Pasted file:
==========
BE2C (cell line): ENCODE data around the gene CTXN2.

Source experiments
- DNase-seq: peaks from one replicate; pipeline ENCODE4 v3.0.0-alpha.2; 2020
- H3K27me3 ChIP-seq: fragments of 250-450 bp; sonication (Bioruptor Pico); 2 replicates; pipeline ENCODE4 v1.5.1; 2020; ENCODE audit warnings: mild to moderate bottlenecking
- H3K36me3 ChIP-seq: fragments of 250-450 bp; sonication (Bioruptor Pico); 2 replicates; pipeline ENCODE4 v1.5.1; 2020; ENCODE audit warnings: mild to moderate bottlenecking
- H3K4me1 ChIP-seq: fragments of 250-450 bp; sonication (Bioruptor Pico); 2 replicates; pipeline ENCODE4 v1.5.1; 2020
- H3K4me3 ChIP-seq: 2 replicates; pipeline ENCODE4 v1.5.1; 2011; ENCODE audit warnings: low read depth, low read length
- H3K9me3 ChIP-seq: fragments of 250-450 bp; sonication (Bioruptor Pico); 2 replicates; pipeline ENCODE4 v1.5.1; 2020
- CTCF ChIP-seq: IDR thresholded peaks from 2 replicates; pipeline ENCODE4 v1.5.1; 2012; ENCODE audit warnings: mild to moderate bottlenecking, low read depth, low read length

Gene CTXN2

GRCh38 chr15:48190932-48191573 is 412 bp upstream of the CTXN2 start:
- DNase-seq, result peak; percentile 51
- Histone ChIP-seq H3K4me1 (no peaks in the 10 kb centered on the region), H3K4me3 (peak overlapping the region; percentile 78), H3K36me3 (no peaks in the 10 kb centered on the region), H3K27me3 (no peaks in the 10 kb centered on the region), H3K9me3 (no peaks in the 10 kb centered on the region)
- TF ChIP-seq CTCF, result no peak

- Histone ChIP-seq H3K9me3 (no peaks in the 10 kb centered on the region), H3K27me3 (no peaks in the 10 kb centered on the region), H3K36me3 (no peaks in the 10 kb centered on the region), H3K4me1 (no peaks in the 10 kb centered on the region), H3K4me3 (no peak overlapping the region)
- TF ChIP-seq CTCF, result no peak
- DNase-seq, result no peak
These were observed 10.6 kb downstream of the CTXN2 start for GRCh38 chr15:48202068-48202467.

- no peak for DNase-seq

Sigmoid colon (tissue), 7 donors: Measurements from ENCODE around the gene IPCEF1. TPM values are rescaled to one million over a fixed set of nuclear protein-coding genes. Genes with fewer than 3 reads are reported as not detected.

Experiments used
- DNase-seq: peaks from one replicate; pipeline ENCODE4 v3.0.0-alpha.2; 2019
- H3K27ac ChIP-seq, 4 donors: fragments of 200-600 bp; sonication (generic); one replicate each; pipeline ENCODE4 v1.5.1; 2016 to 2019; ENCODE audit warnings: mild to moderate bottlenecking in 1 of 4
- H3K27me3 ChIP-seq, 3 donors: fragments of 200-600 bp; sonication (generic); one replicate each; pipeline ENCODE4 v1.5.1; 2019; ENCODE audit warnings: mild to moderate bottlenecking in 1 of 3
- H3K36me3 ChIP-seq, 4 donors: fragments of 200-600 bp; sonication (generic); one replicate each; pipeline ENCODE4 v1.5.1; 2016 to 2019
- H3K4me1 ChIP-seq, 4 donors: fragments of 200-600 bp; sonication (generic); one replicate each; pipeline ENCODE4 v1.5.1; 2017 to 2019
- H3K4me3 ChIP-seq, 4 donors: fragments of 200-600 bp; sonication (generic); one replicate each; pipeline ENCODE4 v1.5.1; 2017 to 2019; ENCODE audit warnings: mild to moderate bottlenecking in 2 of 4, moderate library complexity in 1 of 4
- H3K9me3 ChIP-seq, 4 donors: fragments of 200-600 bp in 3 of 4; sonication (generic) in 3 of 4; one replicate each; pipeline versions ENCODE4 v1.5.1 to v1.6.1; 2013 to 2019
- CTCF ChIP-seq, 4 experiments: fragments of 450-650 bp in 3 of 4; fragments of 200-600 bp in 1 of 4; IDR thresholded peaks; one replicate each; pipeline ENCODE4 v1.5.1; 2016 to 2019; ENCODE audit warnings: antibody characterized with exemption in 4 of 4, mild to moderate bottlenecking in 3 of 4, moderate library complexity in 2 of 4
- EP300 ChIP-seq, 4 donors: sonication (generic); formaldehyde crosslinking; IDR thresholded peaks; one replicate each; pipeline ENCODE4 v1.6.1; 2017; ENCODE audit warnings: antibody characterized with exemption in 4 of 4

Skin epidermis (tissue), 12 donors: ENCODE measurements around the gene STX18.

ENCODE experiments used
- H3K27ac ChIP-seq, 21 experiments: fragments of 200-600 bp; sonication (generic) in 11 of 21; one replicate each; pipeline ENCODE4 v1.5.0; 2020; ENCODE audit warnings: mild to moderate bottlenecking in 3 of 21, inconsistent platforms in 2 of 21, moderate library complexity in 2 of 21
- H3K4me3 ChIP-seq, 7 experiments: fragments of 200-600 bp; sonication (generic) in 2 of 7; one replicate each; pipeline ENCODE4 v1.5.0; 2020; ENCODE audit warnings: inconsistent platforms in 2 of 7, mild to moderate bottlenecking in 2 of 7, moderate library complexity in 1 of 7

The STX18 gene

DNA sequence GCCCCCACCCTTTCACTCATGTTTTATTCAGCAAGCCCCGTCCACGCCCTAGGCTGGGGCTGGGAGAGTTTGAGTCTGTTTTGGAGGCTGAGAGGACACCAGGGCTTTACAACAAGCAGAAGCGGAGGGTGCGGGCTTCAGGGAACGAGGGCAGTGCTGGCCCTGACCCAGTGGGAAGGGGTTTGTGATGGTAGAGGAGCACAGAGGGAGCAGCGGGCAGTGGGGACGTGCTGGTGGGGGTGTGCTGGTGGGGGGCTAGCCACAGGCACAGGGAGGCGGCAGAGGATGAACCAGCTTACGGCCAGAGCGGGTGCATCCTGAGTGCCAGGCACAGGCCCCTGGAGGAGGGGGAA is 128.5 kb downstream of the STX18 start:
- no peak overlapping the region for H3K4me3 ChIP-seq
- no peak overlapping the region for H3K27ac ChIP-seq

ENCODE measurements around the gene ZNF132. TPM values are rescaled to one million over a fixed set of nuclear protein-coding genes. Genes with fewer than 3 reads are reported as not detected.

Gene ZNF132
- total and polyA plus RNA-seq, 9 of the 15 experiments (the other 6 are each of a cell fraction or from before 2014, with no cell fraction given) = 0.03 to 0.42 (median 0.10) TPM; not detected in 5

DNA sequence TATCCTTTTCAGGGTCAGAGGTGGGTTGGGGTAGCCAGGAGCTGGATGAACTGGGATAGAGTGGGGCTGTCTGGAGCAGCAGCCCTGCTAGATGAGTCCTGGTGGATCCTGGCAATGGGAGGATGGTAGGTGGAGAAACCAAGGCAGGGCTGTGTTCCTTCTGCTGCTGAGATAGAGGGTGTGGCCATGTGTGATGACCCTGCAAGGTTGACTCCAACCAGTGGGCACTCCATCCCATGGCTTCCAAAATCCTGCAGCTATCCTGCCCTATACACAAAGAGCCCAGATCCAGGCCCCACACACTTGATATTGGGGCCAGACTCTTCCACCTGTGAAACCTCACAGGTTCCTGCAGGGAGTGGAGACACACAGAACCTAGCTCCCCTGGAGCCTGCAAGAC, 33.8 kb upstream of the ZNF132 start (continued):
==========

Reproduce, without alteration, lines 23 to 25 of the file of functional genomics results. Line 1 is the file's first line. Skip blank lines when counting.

- H3K27ac ChIP-seq, 4 donors: fragments of 200-600 bp; sonication (generic); one replicate each; pipeline ENCODE4 v1.5.1; 2016 to 2019; ENCODE audit warnings: mild to moderate bottlenecking in 1 of 4
- H3K27me3 ChIP-seq, 3 donors: fragments of 200-600 bp; sonication (generic); one replicate each; pipeline ENCODE4 v1.5.1; 2019; ENCODE audit warnings: mild to moderate bottlenecking in 1 of 3
- H3K36me3 ChIP-seq, 4 donors: fragments of 200-600 bp; sonication (generic); one replicate each; pipeline ENCODE4 v1.5.1; 2016 to 2019